The Malta Independent 24 October 2020, Saturday

Marie Benoit's Diary: A writer’s Diary in the time of Corona

Marie Benoît Tuesday, 15 September 2020, 10:16 Last update: about 2 months ago

The acclaimed poet and writer, DR IMMANUEL MIFSUD was persuaded to take on my Diary page this week. He is admired and widely read particularly by lovers of the Maltese language. He won the national award for literature both for his poetry and prose, as well as the prestigious European Union Prize for Literature in 2011. Several of his books have been published abroad and his book Fl-Isem tal-Missier (u tal-Iben) has been translated into ten languages, including English, French and Arabic. He lectures in Maltese literature at the University of Malta. He pauses here to reflect on the lockdown days and how lucky he was to escape COVID-19 when, unaware of the threat, he was travelling extensively.

"I was in Prague to attend a conference at the beginning of March, and from there I had to fly to London for the annual book fair where I had to give a reading and an interview. Fear of the virus started creeping in slowly: Prague registered the first cases, conference delegates from Italy and Spain did not turn up. On my second day in Prague, I got an email that the London book fair was cancelled. So I had to buy a ticket to Malta. Barely twenty-four hours later the flight was cancelled so I had to find an alternative flight, which cost quite a lot. That is when I realised that the COVID threat wcaas very, very real. Malta had no cases yet back then. I flew back to Malta, on Monday 9th March, gave a lecture on the 10th, little knowing that would be the last live lecture I'd be giving for last academic year. That day WHO declared a pandemic and I called my GP who scolded me for travelling: that's when I learned that, given my physical disability and the medication I have to take for it, I was classified as "vulnerable". I went into self-isolation immediately. I remember spending Wednesday and Thursday trying to get hold of Zoom platform which I used for the first time, miraculously without any hitch, on Friday 8am with a lecture on contemporary Maltese poetry.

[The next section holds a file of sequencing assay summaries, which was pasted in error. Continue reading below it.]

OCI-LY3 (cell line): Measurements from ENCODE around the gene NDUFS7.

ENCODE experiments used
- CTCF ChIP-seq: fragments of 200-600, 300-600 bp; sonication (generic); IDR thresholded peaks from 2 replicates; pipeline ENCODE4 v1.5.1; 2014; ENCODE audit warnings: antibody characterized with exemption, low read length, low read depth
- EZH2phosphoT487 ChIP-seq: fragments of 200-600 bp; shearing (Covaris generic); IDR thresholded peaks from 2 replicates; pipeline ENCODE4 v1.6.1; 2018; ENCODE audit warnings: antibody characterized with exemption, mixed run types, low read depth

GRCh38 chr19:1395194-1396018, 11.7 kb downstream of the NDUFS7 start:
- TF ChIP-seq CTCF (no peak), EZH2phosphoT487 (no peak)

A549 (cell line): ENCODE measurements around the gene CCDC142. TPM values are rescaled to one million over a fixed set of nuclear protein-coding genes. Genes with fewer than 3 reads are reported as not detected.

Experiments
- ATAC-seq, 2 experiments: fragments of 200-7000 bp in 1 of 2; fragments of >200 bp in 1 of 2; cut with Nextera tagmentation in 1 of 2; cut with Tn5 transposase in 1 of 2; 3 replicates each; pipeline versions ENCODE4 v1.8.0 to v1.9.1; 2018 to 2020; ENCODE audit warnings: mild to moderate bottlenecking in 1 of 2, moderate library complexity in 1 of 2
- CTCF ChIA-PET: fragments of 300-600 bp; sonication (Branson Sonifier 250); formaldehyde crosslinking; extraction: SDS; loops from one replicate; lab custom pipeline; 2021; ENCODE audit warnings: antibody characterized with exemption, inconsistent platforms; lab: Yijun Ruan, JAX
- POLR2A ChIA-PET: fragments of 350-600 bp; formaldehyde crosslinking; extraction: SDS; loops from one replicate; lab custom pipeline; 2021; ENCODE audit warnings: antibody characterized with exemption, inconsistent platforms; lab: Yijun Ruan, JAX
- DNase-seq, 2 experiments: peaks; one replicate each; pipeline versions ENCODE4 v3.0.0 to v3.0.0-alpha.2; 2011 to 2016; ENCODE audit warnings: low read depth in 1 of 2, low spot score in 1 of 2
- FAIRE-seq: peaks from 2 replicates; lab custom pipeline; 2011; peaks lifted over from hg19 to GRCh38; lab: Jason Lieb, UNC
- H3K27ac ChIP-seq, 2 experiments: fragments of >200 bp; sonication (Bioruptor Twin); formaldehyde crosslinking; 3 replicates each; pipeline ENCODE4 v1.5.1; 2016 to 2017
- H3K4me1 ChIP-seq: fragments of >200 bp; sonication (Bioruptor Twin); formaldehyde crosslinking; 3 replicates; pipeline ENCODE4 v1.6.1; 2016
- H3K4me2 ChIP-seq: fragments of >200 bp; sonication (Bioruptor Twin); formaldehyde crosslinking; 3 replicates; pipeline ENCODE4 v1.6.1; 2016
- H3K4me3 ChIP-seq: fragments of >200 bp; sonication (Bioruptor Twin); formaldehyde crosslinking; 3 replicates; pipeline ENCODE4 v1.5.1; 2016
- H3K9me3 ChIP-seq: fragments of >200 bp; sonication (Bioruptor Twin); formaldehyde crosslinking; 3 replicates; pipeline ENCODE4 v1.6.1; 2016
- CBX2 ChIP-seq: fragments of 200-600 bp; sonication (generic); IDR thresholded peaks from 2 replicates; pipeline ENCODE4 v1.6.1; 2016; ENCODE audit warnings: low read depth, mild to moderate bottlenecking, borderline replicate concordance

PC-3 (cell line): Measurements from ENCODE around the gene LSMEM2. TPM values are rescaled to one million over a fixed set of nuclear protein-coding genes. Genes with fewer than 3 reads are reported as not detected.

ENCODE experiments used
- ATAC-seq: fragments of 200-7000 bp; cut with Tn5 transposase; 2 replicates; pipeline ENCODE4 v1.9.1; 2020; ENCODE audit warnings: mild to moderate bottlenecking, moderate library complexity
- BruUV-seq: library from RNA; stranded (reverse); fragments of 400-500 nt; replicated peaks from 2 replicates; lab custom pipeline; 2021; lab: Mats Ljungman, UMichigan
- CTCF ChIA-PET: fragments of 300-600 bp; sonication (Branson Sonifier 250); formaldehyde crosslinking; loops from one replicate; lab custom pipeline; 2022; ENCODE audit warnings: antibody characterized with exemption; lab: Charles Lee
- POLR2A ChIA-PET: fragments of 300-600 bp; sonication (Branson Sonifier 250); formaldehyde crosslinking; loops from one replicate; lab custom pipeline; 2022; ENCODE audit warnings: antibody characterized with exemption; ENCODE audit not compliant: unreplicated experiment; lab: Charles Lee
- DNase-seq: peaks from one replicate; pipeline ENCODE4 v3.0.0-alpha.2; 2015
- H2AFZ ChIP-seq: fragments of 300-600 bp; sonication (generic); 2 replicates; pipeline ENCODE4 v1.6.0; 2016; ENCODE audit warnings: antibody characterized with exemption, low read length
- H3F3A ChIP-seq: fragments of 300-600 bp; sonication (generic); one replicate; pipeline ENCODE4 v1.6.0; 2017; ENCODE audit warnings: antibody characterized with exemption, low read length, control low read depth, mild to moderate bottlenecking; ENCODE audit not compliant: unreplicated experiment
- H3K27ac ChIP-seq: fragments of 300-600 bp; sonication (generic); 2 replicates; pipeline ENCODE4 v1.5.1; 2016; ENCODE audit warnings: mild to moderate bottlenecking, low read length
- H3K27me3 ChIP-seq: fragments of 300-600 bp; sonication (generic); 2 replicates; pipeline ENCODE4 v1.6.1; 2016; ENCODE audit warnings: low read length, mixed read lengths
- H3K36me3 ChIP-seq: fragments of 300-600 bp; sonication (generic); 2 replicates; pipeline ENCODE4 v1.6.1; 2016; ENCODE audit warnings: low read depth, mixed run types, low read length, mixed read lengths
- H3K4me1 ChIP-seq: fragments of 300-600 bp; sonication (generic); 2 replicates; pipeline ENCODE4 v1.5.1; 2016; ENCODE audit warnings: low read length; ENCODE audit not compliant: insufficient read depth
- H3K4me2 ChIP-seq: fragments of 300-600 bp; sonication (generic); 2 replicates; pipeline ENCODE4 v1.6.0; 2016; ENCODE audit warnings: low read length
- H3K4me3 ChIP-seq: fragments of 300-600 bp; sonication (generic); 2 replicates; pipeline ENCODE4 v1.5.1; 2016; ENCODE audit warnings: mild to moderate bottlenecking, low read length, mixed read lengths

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During the first two weeks of isolation, I was very tense. I kept recalling that I had been in Prague (and Turku a fortnight before that), waiting at crowded airports, using overcrowded underground trains, lodging in a crowded hotel and spending days long discussing with twenty other people all closed in one room. And of course, there were no masks and no sanitisers available anywhere in Prague (or in other places). I was really scared, more so when I was told that given my disability even putting me on a ventilator would be very problematic.

During isolation, I kept giving my lectures, 'meeting' my students on zoom even for consultation, and that meant long hours looking at the laptop screen. The tension during the first fortnight prohibited me from doing anything else: I could not put myself to read or think and even less to write. I just did my work. My wife, who is not Maltese, was all the time following news from her country, checking on her elderly mother who lives on her own, and worrying about her father who, being a pathologist had to keep going to work, which often meant on the scene of the crime.